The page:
Importance of the University Collections
The University of Hawai‘i Museum Consortium affirms the crucial role played by campus cultural and natural history collections and gallery spaces in support of teaching, research, and public out-reach projects and activities.
Cultural collections provide opportunities for people to learn about the extraordinary variety of objects created by a particular society and how they are made, used, and valued. Viewing and sometimes handling collections allow students to appreciate the materials, design, and function of an object within a historic period and/or its changes over time. For many curators the research they conduct to understand the significance of an object and its contextual meanings is crucial to their work and contributions to their disciplinary fields. By enabling students access to collection objects either through direct contact or via digital formats, curators can help students to appreciate the work of scholars in exploring and establishing the importance of material culture in societies. Finally, curators can help students to understand the need for developing and providing interpretive materials to accompany objects within a collection, so that visitors can appreciate what they see in a cabinet or drawer, or in an exhibition.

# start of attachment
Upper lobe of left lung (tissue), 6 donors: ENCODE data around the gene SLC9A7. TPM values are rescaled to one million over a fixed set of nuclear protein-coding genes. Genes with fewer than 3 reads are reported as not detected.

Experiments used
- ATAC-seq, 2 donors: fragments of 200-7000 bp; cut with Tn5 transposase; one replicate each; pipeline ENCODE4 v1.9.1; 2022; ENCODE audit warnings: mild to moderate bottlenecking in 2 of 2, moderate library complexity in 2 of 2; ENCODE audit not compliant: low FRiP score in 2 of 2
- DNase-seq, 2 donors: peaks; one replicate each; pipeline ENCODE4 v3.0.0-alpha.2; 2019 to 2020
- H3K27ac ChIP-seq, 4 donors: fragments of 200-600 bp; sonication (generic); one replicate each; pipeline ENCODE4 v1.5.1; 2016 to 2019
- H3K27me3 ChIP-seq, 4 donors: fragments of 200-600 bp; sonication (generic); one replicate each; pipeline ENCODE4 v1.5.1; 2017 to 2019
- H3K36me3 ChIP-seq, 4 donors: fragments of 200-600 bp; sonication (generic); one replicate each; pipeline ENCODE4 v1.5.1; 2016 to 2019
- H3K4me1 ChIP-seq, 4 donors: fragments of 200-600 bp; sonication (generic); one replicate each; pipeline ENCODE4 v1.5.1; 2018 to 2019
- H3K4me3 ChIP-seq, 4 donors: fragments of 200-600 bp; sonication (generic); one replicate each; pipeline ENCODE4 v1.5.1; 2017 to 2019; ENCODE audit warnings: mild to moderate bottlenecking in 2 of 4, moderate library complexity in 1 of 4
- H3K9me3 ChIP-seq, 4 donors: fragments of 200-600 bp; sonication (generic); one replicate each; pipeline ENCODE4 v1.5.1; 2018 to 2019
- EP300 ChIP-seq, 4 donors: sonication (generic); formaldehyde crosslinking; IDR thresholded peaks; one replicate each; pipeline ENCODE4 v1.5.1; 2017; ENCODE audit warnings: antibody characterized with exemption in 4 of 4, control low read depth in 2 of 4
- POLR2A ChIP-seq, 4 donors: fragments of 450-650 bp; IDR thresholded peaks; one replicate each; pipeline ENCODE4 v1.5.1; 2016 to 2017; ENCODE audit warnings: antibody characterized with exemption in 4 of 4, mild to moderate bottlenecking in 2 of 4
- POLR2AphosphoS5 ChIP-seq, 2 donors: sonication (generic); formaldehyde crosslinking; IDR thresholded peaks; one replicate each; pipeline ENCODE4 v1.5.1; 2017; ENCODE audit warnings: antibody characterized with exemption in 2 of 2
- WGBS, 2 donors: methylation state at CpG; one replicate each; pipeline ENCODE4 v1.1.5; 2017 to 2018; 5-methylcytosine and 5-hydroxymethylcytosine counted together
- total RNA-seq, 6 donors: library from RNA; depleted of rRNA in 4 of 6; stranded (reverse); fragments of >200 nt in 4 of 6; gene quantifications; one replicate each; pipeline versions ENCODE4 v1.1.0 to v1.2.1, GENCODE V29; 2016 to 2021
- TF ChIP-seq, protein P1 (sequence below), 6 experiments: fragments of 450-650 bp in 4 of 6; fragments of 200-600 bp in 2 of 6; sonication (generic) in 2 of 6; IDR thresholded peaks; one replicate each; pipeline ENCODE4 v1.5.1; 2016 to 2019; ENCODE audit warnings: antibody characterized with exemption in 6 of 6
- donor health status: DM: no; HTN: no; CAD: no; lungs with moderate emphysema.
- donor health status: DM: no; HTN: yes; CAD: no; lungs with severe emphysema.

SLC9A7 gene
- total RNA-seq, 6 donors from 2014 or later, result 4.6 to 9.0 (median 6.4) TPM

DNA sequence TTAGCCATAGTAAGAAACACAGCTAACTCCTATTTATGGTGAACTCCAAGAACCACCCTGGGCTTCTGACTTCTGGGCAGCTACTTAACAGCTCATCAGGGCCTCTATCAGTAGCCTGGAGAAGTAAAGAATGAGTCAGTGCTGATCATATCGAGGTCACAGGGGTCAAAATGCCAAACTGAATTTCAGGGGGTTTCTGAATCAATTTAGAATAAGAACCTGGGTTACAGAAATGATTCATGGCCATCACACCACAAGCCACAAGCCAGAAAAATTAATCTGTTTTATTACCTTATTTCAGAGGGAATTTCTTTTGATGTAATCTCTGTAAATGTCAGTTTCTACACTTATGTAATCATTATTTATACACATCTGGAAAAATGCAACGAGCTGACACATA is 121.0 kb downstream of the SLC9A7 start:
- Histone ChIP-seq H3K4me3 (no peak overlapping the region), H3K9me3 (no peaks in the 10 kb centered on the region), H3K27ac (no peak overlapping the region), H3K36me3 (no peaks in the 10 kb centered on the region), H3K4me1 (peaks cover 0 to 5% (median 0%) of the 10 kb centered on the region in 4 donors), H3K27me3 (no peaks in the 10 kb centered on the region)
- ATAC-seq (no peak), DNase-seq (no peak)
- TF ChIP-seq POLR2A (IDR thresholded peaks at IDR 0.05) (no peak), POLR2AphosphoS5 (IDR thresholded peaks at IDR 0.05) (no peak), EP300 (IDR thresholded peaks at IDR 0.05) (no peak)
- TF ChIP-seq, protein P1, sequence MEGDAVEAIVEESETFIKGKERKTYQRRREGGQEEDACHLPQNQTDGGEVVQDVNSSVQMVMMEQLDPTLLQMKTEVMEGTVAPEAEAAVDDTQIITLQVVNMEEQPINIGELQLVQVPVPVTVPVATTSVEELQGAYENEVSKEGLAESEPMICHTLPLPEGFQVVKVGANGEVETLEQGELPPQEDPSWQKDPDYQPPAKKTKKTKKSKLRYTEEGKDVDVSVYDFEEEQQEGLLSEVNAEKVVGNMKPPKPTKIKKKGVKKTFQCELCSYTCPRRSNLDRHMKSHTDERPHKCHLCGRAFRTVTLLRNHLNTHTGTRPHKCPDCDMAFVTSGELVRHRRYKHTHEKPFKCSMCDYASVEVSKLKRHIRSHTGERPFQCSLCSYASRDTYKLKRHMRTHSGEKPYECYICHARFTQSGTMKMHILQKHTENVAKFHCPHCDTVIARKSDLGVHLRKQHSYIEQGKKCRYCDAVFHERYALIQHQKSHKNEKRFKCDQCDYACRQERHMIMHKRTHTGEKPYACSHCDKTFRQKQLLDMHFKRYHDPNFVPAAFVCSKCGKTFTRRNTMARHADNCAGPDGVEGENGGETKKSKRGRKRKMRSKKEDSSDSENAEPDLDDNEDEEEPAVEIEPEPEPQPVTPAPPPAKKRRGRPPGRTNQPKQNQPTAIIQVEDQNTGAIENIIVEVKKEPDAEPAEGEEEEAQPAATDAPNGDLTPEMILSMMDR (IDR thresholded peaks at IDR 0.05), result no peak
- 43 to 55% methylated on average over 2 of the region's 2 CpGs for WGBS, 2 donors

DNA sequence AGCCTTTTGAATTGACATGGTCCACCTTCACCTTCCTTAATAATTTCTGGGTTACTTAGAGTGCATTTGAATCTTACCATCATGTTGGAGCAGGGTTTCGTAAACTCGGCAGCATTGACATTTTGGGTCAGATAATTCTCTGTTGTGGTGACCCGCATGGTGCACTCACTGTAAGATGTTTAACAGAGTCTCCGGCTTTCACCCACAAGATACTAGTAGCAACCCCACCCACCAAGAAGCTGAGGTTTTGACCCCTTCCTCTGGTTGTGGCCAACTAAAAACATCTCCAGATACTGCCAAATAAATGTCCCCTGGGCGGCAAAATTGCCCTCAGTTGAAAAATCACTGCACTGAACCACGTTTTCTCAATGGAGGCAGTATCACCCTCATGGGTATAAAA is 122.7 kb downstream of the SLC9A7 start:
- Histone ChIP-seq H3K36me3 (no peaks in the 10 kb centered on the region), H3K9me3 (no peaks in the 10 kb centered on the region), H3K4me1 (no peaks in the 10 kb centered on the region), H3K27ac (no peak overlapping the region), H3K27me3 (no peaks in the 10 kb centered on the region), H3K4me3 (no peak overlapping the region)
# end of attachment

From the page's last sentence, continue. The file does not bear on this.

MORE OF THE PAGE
Collections of natural history specimens are the foundation for all studies of the diversity of living organisms and evolution. Specimens provide enormous economic and scientific returns to society and are irreplaceable resources that must be preserved for future generations.
Specimens provide the foundation of nomenclature, the basis for identification, the common reference for communication, and the vouchers for floras, as well as for evolutionary and genomic studies. Molecular and morphological characters can be obtained from them that allow us to reconstruct the history of life. All fields of biological science from the level of molecular biology to ecosystem science are dependent on collections, not just for application of names, but as the basis for referencing all aspects of biodiversity.
Beyond their scientific importance, natural history collections offer many benefits to society by providing data or reference materials for critical endeavors such as agriculture, human health, bio-security, forensics, control of invasive species, conservation biology, natural resources, and land management. Natural History collections provide a wealth of information on our natural heritage and extend back more than a hundred years; thus they provide the only reliable, verifiable record of the changes to our world during the expansion of human population.
Because natural history collections play such an important role in societal endeavors, continued physical and financial support is absolutely critical. Collections are most valuable in their original institutional and geographical contexts. Therefore, the Museum Consortium strongly advises the university to conserve and maintain its natural collections in perpetuity. Once an institution divests itself of a collection, it is difficult to regain it and all benefits associated with it are lost to future generations.